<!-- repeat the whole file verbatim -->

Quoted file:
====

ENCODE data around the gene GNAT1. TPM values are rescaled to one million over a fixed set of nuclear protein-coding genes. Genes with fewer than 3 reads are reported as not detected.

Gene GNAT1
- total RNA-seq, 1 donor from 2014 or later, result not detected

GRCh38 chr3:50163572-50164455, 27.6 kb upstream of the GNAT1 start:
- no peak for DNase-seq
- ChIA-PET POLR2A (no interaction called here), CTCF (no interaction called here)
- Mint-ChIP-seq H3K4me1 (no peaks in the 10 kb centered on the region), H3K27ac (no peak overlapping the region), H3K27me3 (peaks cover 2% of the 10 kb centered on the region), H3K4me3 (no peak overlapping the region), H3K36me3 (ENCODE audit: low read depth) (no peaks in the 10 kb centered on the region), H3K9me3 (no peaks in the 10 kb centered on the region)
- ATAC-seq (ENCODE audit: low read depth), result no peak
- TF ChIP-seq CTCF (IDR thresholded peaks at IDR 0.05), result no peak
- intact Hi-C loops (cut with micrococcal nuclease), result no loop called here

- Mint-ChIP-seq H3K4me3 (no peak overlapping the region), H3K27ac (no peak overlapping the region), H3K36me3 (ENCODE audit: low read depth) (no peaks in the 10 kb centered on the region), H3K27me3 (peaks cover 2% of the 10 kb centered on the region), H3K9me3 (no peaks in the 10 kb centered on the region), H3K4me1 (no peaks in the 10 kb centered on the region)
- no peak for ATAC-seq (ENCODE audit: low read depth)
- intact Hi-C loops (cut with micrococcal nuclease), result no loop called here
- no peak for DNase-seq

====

ENCODE data around the gene GNAT1. TPM values are rescaled to one million over a fixed set of nuclear protein-coding genes. Genes with fewer than 3 reads are reported as not detected.

Gene GNAT1
- total RNA-seq, 1 donor from 2014 or later, result not detected

GRCh38 chr3:50163572-50164455, 27.6 kb upstream of the GNAT1 start:
- no peak for DNase-seq
- ChIA-PET POLR2A (no interaction called here), CTCF (no interaction called here)
- Mint-ChIP-seq H3K4me1 (no peaks in the 10 kb centered on the region), H3K27ac (no peak overlapping the region), H3K27me3 (peaks cover 2% of the 10 kb centered on the region), H3K4me3 (no peak overlapping the region), H3K36me3 (ENCODE audit: low read depth) (no peaks in the 10 kb centered on the region), H3K9me3 (no peaks in the 10 kb centered on the region)
- ATAC-seq (ENCODE audit: low read depth), result no peak
- TF ChIP-seq CTCF (IDR thresholded peaks at IDR 0.05), result no peak
- intact Hi-C loops (cut with micrococcal nuclease), result no loop called here

- Mint-ChIP-seq H3K4me3 (no peak overlapping the region), H3K27ac (no peak overlapping the region), H3K36me3 (ENCODE audit: low read depth) (no peaks in the 10 kb centered on the region), H3K27me3 (peaks cover 2% of the 10 kb centered on the region), H3K9me3 (no peaks in the 10 kb centered on the region), H3K4me1 (no peaks in the 10 kb centered on the region)
- no peak for ATAC-seq (ENCODE audit: low read depth)
- intact Hi-C loops (cut with micrococcal nuclease), result no loop called here
- no peak for DNase-seq